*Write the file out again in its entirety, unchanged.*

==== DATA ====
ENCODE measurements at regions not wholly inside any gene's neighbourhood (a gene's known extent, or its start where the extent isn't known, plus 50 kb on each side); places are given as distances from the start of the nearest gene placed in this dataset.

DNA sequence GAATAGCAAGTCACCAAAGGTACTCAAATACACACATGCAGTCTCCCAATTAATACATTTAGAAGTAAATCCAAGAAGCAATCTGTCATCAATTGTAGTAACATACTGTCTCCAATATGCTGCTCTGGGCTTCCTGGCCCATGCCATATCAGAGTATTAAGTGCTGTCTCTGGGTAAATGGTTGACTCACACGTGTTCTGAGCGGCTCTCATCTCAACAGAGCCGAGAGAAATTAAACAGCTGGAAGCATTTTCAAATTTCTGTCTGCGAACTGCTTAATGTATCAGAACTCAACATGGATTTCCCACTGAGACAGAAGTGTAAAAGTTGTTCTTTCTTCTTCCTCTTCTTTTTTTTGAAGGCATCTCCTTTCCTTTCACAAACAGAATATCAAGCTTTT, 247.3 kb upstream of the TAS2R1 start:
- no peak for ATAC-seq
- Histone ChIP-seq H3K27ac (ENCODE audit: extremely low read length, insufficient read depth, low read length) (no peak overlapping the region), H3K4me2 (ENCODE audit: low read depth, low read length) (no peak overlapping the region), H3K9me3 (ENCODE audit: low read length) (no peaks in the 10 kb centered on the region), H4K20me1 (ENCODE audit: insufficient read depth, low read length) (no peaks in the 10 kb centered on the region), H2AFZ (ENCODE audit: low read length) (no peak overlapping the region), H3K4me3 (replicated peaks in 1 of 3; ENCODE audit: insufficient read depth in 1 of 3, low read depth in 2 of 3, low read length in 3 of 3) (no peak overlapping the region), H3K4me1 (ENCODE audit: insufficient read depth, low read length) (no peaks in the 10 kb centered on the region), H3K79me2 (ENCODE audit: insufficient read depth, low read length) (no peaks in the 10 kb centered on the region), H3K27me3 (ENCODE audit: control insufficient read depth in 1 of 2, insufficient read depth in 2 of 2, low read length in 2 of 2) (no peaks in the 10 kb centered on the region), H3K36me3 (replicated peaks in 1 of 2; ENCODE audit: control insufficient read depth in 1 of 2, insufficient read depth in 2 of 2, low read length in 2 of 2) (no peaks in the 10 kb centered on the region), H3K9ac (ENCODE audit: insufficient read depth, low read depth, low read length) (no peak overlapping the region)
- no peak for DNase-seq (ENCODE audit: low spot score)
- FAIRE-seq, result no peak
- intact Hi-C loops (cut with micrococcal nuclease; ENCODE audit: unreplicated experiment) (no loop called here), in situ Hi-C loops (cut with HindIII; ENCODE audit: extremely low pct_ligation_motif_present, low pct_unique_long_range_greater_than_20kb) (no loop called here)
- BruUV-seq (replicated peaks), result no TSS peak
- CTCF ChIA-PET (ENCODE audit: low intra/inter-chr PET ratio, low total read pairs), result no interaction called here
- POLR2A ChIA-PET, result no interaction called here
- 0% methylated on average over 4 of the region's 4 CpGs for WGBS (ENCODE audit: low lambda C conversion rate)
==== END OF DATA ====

ENCODE measurements at regions not wholly inside any gene's neighbourhood (a gene's known extent, or its start where the extent isn't known, plus 50 kb on each side); places are given as distances from the start of the nearest gene placed in this dataset.

DNA sequence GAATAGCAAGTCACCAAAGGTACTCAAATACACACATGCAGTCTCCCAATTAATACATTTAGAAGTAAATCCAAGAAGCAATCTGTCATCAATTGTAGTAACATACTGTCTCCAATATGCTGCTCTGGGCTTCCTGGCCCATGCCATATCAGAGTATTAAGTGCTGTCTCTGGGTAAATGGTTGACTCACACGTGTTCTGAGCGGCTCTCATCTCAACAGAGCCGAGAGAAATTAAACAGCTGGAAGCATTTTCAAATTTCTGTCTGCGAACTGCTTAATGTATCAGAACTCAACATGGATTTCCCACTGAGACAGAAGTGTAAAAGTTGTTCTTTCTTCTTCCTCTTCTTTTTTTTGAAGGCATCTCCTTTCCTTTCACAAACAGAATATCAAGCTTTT, 247.3 kb upstream of the TAS2R1 start:
- no peak for ATAC-seq
- Histone ChIP-seq H3K27ac (ENCODE audit: extremely low read length, insufficient read depth, low read length) (no peak overlapping the region), H3K4me2 (ENCODE audit: low read depth, low read length) (no peak overlapping the region), H3K9me3 (ENCODE audit: low read length) (no peaks in the 10 kb centered on the region), H4K20me1 (ENCODE audit: insufficient read depth, low read length) (no peaks in the 10 kb centered on the region), H2AFZ (ENCODE audit: low read length) (no peak overlapping the region), H3K4me3 (replicated peaks in 1 of 3; ENCODE audit: insufficient read depth in 1 of 3, low read depth in 2 of 3, low read length in 3 of 3) (no peak overlapping the region), H3K4me1 (ENCODE audit: insufficient read depth, low read length) (no peaks in the 10 kb centered on the region), H3K79me2 (ENCODE audit: insufficient read depth, low read length) (no peaks in the 10 kb centered on the region), H3K27me3 (ENCODE audit: control insufficient read depth in 1 of 2, insufficient read depth in 2 of 2, low read length in 2 of 2) (no peaks in the 10 kb centered on the region), H3K36me3 (replicated peaks in 1 of 2; ENCODE audit: control insufficient read depth in 1 of 2, insufficient read depth in 2 of 2, low read length in 2 of 2) (no peaks in the 10 kb centered on the region), H3K9ac (ENCODE audit: insufficient read depth, low read depth, low read length) (no peak overlapping the region)
- no peak for DNase-seq (ENCODE audit: low spot score)
- FAIRE-seq, result no peak
- intact Hi-C loops (cut with micrococcal nuclease; ENCODE audit: unreplicated experiment) (no loop called here), in situ Hi-C loops (cut with HindIII; ENCODE audit: extremely low pct_ligation_motif_present, low pct_unique_long_range_greater_than_20kb) (no loop called here)
- BruUV-seq (replicated peaks), result no TSS peak
- CTCF ChIA-PET (ENCODE audit: low intra/inter-chr PET ratio, low total read pairs), result no interaction called here
- POLR2A ChIA-PET, result no interaction called here
- 0% methylated on average over 4 of the region's 4 CpGs for WGBS (ENCODE audit: low lambda C conversion rate)